Most people would be shocked to hear a county assessor say, “My job is to keep you from paying more in property taxes than you should,” but that’s just what Napa County assessor and clerk John Tuteur did at the 20th annual Vineyard Economics Seminar at the Marriott.
He does that every year. His message this year emphasized caution about settling up corporations or new legal entities that could trigger reassessment. “Talk to me before you make changes,” he cautioned, also recommending that you use a lawyer and CPA expert in vineyard and winery operations.
What may seem minor could cost a lot, for properties are reassessed after changes in ownership under Proposition 13, and if you’ve held the property a while, you could be talking about hundreds of thousands of dollars in new taxes. And that’s true even if the deal isn’t recorded.
Tuteur also cautioned about leases, which have many snares, and about separating out improvements in vineyards from the real estate and vines in valuations.
He also alluded to the benefits of putting land in conservation easements, which both protect the land forever and also can provide large tax deductions.
Tuteur’s counsel was only part of the flood of information absorbed by growers, winery personnel, lenders and support providers at the all-day conference.
It began with a quick summary of 2014 by Kathy Archer, president of the Wine Industry Symposium Group, who gave the report for founder David Freed, who was away on family business.
— Statewide, replanting and new vineyard plantings are slightly down but there’s more replanting and new planting in the North Coast
— The big three producers were flat or down in volume for the first time in recent memory (though only in wines retailing for under $10).
— Imported wines, both bottled and bulk, declined 6 percent from 2013, with bulk shipments down dramatically.
— Direct shipments from wineries to consumers grew 15 percent in 2014.
— The decline in sales of wines under $10 continued while strong sales growth of wines over $10 increased
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The large inventory of wine left over from the last three bountiful harvests was on everyone’s mind as it looks like 2015 will be another average or larger harvest.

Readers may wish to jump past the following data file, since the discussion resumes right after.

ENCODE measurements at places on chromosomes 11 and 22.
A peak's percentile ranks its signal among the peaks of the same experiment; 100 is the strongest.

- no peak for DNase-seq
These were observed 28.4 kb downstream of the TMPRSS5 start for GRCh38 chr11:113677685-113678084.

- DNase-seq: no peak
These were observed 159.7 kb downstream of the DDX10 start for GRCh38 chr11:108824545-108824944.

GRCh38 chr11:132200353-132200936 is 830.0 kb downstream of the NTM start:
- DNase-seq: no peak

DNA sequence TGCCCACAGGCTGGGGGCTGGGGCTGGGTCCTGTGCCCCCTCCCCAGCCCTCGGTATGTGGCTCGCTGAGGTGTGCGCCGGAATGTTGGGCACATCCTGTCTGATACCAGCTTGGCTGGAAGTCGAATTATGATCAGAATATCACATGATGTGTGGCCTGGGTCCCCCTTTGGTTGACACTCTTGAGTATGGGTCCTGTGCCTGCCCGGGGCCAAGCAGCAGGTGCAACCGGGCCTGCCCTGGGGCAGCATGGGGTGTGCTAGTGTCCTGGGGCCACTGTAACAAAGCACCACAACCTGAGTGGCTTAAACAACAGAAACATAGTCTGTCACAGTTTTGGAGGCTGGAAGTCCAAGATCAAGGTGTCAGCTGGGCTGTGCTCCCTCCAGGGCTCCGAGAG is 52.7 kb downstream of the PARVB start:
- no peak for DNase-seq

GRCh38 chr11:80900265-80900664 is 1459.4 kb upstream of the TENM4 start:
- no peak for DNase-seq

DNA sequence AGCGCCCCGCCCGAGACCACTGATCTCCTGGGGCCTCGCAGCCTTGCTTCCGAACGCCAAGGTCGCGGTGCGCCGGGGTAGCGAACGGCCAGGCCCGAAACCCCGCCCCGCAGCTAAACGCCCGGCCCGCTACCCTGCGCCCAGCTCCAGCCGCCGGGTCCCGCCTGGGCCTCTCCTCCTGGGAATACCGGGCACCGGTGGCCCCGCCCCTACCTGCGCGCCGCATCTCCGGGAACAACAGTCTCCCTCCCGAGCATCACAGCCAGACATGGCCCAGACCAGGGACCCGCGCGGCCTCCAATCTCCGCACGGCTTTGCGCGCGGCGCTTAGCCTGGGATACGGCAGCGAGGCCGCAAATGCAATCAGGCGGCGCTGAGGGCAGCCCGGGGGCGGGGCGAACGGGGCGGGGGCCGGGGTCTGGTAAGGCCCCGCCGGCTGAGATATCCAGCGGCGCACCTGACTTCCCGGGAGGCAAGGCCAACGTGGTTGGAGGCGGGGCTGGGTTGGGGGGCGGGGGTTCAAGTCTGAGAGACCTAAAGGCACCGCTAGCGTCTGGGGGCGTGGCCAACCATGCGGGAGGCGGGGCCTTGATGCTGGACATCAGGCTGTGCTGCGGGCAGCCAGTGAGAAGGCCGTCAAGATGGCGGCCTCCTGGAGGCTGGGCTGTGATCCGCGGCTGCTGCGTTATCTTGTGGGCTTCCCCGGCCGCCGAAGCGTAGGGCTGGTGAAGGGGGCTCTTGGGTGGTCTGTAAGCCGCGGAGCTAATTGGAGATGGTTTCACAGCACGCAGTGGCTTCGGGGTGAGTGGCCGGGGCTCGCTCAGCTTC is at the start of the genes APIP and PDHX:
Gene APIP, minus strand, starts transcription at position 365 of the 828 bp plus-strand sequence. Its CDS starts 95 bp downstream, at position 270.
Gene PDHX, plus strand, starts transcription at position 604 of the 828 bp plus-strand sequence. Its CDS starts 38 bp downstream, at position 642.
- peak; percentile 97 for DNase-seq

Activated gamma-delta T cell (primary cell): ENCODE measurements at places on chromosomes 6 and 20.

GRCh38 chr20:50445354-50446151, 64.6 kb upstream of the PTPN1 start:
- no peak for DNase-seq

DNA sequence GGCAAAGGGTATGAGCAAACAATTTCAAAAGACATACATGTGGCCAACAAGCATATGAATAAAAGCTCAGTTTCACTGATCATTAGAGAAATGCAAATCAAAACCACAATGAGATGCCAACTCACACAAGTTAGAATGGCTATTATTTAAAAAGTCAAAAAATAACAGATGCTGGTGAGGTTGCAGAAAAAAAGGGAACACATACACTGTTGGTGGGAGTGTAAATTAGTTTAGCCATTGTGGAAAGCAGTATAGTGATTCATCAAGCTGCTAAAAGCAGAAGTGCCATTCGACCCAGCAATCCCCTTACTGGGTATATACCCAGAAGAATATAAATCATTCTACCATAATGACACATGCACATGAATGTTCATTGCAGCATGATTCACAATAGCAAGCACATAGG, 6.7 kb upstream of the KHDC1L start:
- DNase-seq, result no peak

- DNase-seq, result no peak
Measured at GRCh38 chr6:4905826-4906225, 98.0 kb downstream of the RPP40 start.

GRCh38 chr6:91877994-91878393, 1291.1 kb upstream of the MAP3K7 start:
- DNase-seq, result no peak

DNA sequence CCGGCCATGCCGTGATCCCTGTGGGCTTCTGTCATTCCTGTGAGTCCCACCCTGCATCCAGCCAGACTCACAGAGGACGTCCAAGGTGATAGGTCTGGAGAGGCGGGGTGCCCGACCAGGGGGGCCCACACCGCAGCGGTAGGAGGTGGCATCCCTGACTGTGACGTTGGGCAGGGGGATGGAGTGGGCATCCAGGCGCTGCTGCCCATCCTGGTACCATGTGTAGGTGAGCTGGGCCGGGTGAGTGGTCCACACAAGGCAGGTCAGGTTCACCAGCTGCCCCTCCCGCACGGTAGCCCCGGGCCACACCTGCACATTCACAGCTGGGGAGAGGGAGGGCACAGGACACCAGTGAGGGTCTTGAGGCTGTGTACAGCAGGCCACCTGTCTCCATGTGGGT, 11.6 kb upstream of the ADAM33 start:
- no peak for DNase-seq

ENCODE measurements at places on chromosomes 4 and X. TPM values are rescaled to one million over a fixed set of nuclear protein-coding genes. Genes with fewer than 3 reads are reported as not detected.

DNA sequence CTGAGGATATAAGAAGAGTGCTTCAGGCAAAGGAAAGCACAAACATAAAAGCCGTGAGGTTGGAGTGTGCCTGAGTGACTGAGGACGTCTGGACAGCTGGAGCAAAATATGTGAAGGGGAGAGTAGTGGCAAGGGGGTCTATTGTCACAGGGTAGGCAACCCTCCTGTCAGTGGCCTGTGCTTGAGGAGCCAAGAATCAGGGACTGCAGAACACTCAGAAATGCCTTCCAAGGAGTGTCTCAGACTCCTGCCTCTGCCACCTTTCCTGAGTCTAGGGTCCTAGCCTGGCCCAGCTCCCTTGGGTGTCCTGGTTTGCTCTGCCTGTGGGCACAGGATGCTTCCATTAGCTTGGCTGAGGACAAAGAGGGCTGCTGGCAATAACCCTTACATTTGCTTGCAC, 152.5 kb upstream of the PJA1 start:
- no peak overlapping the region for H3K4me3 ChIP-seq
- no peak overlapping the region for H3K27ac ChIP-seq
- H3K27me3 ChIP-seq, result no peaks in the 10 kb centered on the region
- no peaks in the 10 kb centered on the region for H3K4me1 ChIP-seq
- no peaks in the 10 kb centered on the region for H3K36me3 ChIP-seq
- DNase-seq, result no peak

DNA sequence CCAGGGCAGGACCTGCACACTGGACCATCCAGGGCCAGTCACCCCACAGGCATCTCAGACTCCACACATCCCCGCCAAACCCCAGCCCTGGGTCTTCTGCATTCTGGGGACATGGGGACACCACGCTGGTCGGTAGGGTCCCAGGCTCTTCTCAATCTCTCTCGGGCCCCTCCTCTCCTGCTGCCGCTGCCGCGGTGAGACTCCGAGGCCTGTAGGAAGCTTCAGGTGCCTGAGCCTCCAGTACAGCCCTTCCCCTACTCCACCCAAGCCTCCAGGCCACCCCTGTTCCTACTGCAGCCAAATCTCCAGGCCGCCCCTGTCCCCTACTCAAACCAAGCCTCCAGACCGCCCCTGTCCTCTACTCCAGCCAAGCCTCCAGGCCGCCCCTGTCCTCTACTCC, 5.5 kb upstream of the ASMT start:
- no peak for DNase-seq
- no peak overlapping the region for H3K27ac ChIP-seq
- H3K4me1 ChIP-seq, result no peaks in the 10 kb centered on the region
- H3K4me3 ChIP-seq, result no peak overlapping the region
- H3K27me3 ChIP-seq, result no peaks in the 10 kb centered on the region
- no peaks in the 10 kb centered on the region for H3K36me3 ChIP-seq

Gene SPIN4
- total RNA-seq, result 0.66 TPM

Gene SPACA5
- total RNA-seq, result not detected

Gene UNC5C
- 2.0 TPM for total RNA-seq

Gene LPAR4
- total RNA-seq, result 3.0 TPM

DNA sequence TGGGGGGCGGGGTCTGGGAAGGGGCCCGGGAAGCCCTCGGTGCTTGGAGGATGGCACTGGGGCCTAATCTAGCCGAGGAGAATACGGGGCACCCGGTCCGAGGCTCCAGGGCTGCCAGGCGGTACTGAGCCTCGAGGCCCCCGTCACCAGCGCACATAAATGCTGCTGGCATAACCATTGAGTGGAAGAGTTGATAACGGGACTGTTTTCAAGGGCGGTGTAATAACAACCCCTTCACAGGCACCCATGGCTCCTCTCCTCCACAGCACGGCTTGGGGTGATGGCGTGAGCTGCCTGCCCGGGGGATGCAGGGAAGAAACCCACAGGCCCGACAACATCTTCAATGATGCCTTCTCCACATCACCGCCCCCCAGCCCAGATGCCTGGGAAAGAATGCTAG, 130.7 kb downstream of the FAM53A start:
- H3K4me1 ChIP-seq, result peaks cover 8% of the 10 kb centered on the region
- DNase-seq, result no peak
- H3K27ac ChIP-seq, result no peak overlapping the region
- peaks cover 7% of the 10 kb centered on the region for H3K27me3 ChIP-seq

And though the drought is on everyone’s mind, almost all agree that it hasn’t had much impact so far. A number of speakers commented, however, that they weren’t sure what would happen if the drought continues.
In any case, the drought is forcing many changes in the way growers operate, including more regulation. John Aguirre, president of the California Association of Winegrape Growers, said, “Today’s drought leads to tomorrow’s laws.”
Fortunately, forecasters say an El Niño pattern is forming in the southwestern Pacific and that could bring some relief.
Also threading through the talks was sustainability and its impact on the market.
Wine regions have been trying to use the issue to differentiate themselves, but most observers agree that the issue will lose its punch as everyone adopts the practice. Steve Smit, the vice president of grape management at Constellation Wines, said, “Sustainability will become a mainstream part of society and business. The use of sustainability as a marketing tool will disappear.”
Last year, the Sonoma County Winegrape Commission published a goal of making its members 100 percent sustainable by 2019, and they’ve already gotten 60 percent to sign up and one third certified. (Napa has also set a similar goal).
Its president, Karissa Kruse, said that many consumers say they’d choose a sustainable wine over others. In addition, Coppola and Jackson Family wineries are paying more for sustainable grapes and.
However, Smit of Constellation said that while his company took sustainability into account in choosing grapes, they don’t pay more. “We believe it’s more economic to farm sustainability and the grower benefits.”
If anything is scarier to growers than a grape glut, pests and viruses or drought, it’s labor issues. Between fights over illegal immigrants — the Obama administration has deported more illegals than any other, mostly those with arrests — gender and safety concerns, and unqualified farm labor contractors, growers feel like they’re tiptoeing through a mine field.
Amid all the concerns, however, one bright spot is use of technology in agriculture. Garrett Buckland, vice president, Premiere Viticultural Services listed all the technology that plays a key role in optimized viticulture: plant stress and vine health, irrigation application and efficiency, pest control, wine quality, planting choices, and managing all of this data
That alone could occupy a whole day of seminars, but the final presentations were about competing manned airplanes and remote-controlled aircraft (“Don’t call them drones”) that provide visualization of vineyards, and may someday even be used for applying pesticides selectively.